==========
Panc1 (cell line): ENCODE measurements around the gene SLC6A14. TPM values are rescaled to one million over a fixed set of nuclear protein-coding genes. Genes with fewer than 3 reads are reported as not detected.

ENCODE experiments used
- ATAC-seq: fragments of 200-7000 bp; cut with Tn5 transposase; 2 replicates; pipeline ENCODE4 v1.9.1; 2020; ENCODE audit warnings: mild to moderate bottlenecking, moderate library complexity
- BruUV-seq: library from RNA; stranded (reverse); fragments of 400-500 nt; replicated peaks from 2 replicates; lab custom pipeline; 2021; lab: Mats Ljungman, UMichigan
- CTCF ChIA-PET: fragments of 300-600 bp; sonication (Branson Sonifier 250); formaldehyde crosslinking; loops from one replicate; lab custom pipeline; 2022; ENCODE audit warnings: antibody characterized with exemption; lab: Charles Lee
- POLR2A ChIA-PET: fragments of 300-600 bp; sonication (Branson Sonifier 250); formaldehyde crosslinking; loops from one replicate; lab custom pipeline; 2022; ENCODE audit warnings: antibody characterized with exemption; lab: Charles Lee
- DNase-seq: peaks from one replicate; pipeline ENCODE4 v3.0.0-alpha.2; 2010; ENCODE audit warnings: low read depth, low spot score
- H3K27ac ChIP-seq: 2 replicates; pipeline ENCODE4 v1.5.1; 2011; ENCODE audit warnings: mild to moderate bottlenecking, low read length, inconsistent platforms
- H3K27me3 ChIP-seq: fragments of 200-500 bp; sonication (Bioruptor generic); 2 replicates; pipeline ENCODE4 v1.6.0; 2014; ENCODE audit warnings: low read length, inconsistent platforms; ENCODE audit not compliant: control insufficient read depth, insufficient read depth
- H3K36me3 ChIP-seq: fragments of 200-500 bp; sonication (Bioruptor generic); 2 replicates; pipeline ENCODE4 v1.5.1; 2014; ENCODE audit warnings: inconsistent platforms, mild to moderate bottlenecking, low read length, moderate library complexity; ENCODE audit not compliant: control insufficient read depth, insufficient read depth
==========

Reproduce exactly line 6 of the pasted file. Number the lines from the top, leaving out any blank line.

- POLR2A ChIA-PET: fragments of 300-600 bp; sonication (Branson Sonifier 250); formaldehyde crosslinking; loops from one replicate; lab custom pipeline; 2022; ENCODE audit warnings: antibody characterized with exemption; lab: Charles Lee